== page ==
In 2001, Sunday Times Foreign Affairs Correspondent, Marie Colvin, was covering the Sri Lankan Civil War when she lost her left eye. While accompanying a night patrol with the Tamil Tigers, the group were ambushed by the Sri Lankan Army. They threw themselves to the ground, but Colvin stood back up with arms raised and shouted “I’m not armed! Journalist!” A rocket-propelled grenade was the reply. For the rest of her life she wore a trademark piratical eyepatch – a symbol of her compulsion to illuminate the cost of war.
A Private War follows Colvin (Rosamund Pike) over a danger-filled decade. Based on Marie Brenner’s posthumous Vanity Fair profile, we track Colvin across conflict-torn regions. But unlike other reporters, dogged Colvin refuses to do as she is told. Pairing herself with war photographer Paul Conroy (Jamie Dornan) in Iraq in 2013, she insists on entering territory prohibited to reporters, following a tip about a mass grave. Stopped at a roadblock, Colvin claims she is a nurse and offers her gym membership card with ‘HEALTH’ written across it as proof. As they drive away, they laugh and cheer – but only in relief from having almost been killed. She constantly treads the thin line between bravery and bravado.
Reporting takes its toll on Colvin, however. Her addictive personality merges with her psychological self-treatment – using cigarettes and alcohol to manage her PTSD. Pike’s capture of Colvin is outstanding. Her absence from most of the big award nominations is a discredit to her performance. She studied every piece of footage available of Colvin and, despite not being a smoker, smoked hundreds of cigarettes before starting. Pike is unrecognisable from her typical pretty, soft-spoken characters or even “cool girl” Amy Dunne in Gone Girl – though also an extreme character; here she is transformed in an often unflattering portrait.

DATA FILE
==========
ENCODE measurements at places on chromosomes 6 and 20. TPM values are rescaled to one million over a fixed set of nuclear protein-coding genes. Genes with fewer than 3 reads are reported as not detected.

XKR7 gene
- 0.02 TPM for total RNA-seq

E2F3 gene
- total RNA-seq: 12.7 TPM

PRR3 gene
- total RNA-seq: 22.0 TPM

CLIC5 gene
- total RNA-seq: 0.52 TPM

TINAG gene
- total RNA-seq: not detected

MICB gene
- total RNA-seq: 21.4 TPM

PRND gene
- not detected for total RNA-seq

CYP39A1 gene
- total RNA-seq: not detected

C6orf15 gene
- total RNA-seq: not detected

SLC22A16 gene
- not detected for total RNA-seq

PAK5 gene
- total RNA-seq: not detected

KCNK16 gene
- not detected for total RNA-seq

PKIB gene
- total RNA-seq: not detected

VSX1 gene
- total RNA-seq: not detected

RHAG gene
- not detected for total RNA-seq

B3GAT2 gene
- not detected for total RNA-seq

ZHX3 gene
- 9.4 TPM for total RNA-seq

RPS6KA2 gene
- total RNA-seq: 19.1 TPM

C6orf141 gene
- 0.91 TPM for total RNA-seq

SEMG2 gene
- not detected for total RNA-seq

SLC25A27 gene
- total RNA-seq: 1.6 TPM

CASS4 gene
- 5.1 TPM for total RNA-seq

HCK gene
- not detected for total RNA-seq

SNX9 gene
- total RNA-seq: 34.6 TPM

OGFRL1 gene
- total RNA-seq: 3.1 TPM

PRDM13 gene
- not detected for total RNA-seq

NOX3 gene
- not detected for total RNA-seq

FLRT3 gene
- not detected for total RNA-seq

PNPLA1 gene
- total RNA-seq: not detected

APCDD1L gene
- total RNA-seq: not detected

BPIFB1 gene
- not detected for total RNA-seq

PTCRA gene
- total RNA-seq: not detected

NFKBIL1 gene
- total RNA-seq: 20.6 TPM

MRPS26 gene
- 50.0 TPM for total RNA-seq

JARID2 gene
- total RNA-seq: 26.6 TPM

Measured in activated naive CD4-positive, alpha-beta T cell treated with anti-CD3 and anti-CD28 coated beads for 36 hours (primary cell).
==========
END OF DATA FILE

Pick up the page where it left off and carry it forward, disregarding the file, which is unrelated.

But this is by no means a one-dimensional portrayal. We are shown a woman with a dark sense of humour: joking at a London dinner party with close friends about losing her eye; or revealing that she wears a fancy bra underneath her flak jacket so, she says: “If anyone is going to pull my corpse from a trench, I want them to be impressed.” Colvin’s softer side is also examined, such as dimly lit bedroom shots in which she examines her deteriorating and ageing face – her fear of both dying young and growing old coming together.
Arash Amel’s script does contain the occasional clichéd line from Colvin about the importance of her journalism. In particular, when she is reporting in Homs, Syria, and refuses to leave. Although she did in fact say that journalists are tasked with providing the “rough draft of history”, this was in a prepared speech and feels unnatural in the film.
Still, A Private War finds the balance of depicting Colvin without diminishing the horrors of the wars on which she reports. Matthew Heineman’s previous direction of conflict-zone documentaries has given him experience similar to Colvin’s, allowing him to delve faithfully into her narrative. But it has also driven him to do justice to the victims depicted by casting actors who were, themselves, affected. Recent journalism films, such as Spotlight and The Post, have tended to turn reporters into heroes – hopefully A Private War will start a new trend for a more honest genre.
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